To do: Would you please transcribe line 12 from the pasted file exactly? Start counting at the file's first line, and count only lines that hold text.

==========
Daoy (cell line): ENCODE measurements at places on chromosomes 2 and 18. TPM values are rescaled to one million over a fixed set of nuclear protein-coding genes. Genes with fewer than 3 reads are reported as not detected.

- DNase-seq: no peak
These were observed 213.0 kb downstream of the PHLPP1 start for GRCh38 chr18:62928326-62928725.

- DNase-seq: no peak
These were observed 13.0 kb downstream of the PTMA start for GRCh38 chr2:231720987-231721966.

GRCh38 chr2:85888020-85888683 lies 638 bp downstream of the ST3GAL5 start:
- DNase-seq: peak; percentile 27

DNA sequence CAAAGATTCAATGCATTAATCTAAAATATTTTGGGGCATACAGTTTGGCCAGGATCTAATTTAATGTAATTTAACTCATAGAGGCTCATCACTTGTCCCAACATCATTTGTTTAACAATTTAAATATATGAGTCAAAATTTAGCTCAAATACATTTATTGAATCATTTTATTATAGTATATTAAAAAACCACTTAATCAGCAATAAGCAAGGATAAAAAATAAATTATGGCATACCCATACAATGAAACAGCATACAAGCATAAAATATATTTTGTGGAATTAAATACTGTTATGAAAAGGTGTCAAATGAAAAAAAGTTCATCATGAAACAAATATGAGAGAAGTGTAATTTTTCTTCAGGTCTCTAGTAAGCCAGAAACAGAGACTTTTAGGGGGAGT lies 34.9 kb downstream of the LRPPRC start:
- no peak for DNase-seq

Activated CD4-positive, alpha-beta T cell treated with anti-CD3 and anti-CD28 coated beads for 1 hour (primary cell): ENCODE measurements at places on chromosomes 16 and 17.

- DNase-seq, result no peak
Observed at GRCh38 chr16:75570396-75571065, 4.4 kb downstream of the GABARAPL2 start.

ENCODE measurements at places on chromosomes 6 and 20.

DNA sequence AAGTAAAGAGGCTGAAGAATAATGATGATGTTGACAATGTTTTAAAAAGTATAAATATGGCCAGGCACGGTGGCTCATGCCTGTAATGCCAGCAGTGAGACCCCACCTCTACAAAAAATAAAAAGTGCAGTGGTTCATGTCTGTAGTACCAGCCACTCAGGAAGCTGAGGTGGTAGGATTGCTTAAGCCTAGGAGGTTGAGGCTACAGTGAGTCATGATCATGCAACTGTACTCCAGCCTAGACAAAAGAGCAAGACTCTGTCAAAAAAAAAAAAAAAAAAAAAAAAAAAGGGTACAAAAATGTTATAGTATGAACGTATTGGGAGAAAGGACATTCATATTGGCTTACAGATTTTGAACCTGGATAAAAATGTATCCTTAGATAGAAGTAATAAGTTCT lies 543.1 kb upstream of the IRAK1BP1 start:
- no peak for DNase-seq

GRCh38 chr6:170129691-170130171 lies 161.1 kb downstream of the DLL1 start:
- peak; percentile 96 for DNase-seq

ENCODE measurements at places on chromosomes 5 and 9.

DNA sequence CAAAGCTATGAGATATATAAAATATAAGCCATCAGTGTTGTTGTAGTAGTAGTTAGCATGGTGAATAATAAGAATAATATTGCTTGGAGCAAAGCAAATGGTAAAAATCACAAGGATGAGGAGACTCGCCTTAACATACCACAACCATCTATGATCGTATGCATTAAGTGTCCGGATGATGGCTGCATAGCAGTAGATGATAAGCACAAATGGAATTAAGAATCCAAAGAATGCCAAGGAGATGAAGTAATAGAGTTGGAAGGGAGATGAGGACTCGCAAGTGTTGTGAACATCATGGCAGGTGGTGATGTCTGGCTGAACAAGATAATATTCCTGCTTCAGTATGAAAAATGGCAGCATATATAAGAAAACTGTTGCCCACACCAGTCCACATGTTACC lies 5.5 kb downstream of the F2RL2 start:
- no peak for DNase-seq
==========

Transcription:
Observed at GRCh38 chr16:75570396-75571065, 4.4 kb downstream of the GABARAPL2 start.